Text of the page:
NEW DELHI: Saudi Aramco is considering proposals to buy stakes in Indian oil refining and petrochemical projects, India's Oil minister Dharmendra Pradhan said on Monday, as the world's biggest oil exporter seeks outlets for its oil.
India, the world's third-biggest oil consumer, imports almost 80 percent of its crude requirements, mostly from Middle East nations. In the first quarter, Saudi Arabia was India's biggest exporter of oil, sending about 889,000 barrel per day (bpd) to the country, or about 21 percent of the total.
Pradhan earlier this month met with Saudi Aramco chairman Khalid al-Falih and sought Saudi investment in a planned 1.2 million bpd refinery on India's west coast, the expansion of the Bina refinery and a petrochemical plant at Dahej, he said today.
"All the three we have offered to Saudi. The two sides will decide on the proposals in a time bound manner," Pradhan told Reuters, meaning there are deadlines for reaching investment decisions.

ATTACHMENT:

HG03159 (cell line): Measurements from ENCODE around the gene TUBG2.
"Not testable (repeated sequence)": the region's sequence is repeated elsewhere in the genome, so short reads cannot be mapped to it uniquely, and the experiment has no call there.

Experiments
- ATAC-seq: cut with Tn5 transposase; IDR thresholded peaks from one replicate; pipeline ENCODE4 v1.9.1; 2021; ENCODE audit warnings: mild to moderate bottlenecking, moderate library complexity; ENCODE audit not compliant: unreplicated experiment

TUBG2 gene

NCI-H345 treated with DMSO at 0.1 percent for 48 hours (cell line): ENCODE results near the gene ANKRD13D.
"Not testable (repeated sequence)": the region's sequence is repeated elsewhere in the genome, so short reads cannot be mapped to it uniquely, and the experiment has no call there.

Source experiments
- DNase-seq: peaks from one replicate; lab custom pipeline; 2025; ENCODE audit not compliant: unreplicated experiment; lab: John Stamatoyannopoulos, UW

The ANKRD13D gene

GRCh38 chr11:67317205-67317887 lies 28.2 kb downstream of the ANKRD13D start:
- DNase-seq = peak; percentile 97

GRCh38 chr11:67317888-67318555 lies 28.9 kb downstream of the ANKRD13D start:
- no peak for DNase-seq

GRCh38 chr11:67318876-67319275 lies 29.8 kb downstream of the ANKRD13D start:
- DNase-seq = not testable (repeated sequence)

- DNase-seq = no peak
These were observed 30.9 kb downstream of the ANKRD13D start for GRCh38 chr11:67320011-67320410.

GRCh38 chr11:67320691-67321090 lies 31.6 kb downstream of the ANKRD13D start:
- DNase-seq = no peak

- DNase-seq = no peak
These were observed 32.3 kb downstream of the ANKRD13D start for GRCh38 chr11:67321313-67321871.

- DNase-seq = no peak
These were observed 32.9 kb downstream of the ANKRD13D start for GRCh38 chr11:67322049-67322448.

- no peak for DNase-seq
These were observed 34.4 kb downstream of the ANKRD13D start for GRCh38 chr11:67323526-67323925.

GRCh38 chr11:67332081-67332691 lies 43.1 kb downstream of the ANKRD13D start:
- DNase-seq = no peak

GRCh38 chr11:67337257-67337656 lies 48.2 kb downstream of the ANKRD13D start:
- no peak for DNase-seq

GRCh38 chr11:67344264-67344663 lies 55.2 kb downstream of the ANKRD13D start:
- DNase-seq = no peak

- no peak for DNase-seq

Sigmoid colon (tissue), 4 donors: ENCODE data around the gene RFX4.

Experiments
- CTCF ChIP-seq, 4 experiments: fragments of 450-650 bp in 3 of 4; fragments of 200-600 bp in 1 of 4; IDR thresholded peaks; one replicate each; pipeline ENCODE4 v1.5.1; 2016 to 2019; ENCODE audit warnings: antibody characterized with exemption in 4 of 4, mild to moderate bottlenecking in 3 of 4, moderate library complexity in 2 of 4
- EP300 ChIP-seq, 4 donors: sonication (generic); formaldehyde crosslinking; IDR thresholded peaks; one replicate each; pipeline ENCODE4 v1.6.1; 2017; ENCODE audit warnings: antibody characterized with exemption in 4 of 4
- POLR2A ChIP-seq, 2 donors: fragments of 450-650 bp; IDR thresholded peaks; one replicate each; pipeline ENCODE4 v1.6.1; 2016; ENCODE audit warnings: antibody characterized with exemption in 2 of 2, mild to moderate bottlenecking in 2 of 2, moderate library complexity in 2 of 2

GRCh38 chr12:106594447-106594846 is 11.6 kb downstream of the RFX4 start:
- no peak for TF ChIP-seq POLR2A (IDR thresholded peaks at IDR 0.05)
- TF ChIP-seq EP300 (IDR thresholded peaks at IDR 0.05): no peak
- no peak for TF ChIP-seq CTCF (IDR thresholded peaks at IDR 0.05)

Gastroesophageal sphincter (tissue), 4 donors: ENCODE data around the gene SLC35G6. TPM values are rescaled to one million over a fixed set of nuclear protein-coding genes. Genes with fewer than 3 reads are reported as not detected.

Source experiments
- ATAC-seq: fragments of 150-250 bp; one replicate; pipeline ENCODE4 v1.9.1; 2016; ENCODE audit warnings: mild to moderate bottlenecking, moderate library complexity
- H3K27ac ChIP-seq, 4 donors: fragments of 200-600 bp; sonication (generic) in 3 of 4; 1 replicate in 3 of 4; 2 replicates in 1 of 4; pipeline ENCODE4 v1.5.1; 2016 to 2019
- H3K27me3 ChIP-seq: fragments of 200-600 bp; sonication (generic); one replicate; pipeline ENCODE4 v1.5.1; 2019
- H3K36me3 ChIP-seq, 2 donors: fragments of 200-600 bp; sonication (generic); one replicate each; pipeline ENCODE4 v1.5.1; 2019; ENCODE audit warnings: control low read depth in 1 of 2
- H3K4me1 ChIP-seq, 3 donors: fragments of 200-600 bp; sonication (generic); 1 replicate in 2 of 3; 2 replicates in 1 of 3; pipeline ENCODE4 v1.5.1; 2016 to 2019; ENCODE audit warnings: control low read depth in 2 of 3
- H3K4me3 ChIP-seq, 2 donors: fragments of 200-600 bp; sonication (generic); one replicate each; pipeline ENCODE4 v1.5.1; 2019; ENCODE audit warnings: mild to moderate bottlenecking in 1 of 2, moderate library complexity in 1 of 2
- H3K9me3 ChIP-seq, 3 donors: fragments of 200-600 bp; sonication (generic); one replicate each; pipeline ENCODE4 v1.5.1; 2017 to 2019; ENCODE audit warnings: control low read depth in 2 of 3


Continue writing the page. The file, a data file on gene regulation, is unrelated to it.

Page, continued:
Saudi Aramco did not respond to an email from Reuters seeking comments.
Three Indian state refiners - Indian Oil Corp <IOC.NS>, Hindustan Petroleum Corp <HPCL.NS> and Bharat Petroleum Corp <BPCl.NS> - plan to build the 1.2-million bpd refinery on the country's west coast at a cost of more than 1 trillion rupees ($15.02 billion) to meet the country's growing fuel demand.
Bharat Oman Refineries Ltd is expanding the capacity of the Bina refinery in Central India by 30 percent to 156,000 bpd while OPAL, majority owned by Oil and Natural Gas Ltd <ONGC.NS>, is building a petrochemical plant in Western Gujarat state.
Saudi Aramco Chief Executive Amin Nasser last month said his company will is looking to expand its downstream investments in China, Malaysia, India, Vietnam and Indonesia.
Saudi Aramco's expansion into refineries in major markets help guarantee demand for its crude oil exports amid intensifying global competition.
India will be the most important driver of world energy demand growth in the years to come with its oil consumption rising by 6 million bpd to about 10 million bpd by 2040, according to the International Energy Agency.
In the fiscal year to March 2016, the country's fuel demand surged at its highest pace in at least 15 years.